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The Jewish Arcae


In September, 1194, Richard I, having returned from a disastrous captivity, sent itinerant justices around the country to reclaim and reorganise royal rights. According to Roger of Hoveden, they were instructed to put into writing all lands, housestae Mariae Ecclesia and William de Chemilli, such contracts should be made. The charter embodying the contract was to be made in the form of a chyrograph, of which one part was to be kept should remain in the area [area = chest = huche]. The area was to be secured by three locks: the Christians were to have one key, the Jews a second and the two Williams a third, and they should each of them seal the lock the key of which they heldt by the Jew, sealed with the seal of him to whom the money was lent, rents and possessions of the Jews. They should also provide six or seven places in which the Jews should make all their contracts, and appoint two law-worthy Christians, two law-worthy Jews and two law-worthy writers before whom, together with William de Sanc: the other par. The clerks of the two Williams should keep a roll of the transcripts of all charters: they were exhorted to keep the roll up to date, in return for which they were to receive one penny for evor. Five or more of the appointed oery charter made, twopence going between the writers, the total payment of three-pence being levied equally from the debtor and creditfficials were required to be present at each transaction, and the three groups, the Christians, the Jews and the keepers of the rolls were each to maintain a roll embodying payments made to the Jews.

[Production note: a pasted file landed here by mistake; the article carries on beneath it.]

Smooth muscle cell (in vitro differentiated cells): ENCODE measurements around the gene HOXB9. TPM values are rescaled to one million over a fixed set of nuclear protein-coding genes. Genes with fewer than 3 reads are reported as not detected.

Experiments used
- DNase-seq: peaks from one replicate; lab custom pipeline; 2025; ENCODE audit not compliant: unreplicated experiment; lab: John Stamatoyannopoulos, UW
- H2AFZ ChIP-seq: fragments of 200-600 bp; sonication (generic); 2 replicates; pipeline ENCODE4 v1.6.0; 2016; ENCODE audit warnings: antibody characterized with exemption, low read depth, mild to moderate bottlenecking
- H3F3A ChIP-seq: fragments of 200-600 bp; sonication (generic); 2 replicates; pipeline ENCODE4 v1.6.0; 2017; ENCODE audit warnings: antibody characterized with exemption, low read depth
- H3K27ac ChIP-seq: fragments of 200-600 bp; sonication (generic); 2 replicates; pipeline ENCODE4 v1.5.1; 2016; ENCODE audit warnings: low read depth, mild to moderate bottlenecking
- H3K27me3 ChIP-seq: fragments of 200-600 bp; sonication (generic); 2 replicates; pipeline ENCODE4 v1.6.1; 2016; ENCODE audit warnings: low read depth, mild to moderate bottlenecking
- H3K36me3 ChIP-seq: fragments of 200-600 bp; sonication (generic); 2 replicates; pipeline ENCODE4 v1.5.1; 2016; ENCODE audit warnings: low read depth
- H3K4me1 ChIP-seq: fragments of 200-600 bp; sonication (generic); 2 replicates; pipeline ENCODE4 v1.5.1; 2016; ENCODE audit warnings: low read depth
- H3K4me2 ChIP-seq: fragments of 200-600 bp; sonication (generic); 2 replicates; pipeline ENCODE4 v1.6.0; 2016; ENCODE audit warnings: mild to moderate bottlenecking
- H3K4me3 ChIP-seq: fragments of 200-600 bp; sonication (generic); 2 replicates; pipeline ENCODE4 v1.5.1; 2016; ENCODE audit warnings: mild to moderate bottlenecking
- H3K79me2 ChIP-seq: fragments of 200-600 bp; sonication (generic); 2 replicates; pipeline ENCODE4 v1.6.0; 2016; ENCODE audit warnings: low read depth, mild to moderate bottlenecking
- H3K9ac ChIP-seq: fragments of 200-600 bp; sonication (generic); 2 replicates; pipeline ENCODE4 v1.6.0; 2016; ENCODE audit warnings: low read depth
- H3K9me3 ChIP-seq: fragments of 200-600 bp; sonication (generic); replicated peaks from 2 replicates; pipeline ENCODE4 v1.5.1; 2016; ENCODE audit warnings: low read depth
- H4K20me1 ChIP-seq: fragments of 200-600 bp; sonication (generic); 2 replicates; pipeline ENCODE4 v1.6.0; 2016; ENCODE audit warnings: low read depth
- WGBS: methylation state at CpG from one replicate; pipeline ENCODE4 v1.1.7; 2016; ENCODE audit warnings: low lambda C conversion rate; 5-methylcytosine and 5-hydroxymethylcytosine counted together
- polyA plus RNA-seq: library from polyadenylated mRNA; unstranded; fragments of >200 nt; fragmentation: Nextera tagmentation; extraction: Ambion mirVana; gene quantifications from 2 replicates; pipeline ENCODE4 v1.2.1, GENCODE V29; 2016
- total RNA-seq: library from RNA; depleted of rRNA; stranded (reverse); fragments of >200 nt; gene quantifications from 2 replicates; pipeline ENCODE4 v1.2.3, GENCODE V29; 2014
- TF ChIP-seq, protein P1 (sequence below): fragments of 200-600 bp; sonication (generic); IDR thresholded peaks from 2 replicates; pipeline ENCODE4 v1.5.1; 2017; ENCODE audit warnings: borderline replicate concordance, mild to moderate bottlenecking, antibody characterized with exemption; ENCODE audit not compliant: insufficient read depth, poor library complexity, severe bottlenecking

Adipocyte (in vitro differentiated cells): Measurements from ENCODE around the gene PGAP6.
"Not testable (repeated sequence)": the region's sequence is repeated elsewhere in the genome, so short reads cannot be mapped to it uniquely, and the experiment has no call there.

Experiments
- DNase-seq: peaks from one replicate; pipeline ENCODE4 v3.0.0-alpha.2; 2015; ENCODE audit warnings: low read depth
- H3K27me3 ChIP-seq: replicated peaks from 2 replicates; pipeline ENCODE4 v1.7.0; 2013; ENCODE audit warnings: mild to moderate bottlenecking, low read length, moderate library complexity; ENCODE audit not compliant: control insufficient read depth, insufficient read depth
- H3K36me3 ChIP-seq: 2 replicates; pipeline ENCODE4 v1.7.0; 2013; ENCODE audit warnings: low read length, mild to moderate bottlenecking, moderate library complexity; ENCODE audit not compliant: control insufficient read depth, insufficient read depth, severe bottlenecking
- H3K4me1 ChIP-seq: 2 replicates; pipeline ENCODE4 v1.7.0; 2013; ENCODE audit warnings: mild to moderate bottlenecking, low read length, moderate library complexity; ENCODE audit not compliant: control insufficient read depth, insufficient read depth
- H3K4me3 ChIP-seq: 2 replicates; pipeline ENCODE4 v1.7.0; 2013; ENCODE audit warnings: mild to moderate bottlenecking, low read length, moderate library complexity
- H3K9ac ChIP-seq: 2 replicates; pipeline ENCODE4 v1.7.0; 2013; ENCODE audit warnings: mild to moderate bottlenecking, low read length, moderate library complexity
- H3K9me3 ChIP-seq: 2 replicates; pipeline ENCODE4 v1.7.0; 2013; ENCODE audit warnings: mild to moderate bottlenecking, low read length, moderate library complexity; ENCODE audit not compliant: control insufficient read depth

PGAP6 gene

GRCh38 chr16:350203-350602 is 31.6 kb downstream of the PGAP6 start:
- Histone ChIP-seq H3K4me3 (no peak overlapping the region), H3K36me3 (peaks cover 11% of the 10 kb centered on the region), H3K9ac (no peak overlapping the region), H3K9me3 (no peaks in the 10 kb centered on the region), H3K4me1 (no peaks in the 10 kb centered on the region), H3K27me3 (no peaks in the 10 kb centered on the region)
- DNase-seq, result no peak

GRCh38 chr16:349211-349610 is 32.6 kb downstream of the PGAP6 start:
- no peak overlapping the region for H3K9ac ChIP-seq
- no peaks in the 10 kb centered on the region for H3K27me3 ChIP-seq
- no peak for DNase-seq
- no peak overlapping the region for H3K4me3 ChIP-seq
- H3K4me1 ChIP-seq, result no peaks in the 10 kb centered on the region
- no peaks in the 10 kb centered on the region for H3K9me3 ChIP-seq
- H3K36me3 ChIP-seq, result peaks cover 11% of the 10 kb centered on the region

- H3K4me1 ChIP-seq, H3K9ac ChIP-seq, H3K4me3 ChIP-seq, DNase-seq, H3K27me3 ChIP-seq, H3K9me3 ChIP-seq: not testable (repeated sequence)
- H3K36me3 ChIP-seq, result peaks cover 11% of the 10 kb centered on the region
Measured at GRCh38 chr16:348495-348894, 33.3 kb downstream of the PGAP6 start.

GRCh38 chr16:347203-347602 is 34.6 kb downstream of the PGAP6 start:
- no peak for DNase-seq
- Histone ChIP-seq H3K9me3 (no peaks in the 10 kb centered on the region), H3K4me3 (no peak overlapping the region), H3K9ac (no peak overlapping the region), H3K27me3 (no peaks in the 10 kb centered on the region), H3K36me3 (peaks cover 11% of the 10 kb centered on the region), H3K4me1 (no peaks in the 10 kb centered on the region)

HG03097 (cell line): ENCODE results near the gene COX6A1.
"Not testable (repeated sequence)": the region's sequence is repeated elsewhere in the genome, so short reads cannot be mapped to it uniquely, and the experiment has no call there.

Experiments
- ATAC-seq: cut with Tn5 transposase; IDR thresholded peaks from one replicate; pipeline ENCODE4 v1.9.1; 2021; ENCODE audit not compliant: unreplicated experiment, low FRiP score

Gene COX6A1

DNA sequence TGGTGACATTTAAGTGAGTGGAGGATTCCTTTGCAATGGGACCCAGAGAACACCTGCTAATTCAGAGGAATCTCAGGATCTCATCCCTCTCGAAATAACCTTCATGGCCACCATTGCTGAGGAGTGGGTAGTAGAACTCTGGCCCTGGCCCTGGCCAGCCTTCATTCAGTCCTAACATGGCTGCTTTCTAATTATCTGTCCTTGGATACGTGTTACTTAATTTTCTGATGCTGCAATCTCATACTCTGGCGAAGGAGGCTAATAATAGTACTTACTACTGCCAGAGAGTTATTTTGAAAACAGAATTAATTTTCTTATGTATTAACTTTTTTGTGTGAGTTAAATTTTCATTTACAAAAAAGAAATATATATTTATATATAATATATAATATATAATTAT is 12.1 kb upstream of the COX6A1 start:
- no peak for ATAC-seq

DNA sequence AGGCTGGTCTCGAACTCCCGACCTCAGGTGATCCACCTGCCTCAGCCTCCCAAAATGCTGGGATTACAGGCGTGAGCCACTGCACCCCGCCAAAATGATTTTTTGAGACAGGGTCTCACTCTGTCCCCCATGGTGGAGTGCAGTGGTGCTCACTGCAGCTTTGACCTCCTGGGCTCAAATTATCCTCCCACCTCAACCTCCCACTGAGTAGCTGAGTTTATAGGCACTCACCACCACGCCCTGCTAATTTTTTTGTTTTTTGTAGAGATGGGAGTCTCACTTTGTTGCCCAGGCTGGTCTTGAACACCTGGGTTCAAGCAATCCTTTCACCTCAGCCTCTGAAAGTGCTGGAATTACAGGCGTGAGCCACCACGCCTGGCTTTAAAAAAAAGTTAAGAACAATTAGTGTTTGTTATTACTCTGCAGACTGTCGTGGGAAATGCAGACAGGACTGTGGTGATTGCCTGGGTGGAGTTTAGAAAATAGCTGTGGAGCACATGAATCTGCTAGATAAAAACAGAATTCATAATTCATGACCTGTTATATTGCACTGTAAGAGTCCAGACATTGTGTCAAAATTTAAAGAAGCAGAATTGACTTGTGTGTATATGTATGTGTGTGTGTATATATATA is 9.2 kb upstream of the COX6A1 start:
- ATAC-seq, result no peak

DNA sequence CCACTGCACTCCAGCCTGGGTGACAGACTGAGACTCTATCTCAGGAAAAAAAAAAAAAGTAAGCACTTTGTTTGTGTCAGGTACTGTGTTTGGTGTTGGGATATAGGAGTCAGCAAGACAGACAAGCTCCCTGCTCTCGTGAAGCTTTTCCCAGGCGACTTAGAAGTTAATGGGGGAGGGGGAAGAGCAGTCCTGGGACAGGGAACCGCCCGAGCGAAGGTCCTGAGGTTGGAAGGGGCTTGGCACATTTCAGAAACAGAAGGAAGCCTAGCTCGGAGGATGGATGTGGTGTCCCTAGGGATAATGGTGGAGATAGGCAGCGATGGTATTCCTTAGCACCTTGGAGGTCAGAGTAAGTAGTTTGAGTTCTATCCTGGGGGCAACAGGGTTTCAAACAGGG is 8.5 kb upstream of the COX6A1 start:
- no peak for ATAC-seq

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1 Chronica Rogeri de Hoveden, ed. Stubbs, vol. III, p. 266.

2 A deed attested by witnasses, which, when containing mutual covenants, was usually made in the form of a part and counter part, between which was drawn the word ‘Chyrographum’; the document was then cut asunder, through the word, in an indented manner. The authenticity of the document was proved by fitting the two parts together.

3 Cf. the pioneer work of Jacobs: The Jews of Angevin England, pp. 3–6, and the recent scholarly work of Roth, History of the Jews in England, 2nd ed., pp. 1–17.

4 Cf. Jacobs, op. cit., pp. 14–15, 28–29, 38–45, etc., Knowles, Monastic Orders in England, pp. 353–4, and the well-known account by De Brakelonde Jocelyn: Jocelini Cronica (Memorials of Edmunds St., vol. 1, 210): Roth, op. cit.

5 Cf. Rymer, Foedera, 1, 51 (Richard I) and Rot.Cart. 1, 66 (John) referring to a charter of Henry I.

6 Roth, op. cit., p. 29.

7 Gross, The Exchequer of the Jews of England, p. 20. In addition to those listed above, arcae existed at Bedford, Berkhampsted, Colchester, Devizes, Exeter, Hereford, Huntingdon, Leicester, Marlborough, Stamford, Sudbury, Wallingford, Warwick, Wilton, Worcester and York. Gross, op. cit., p. 20, n. 47.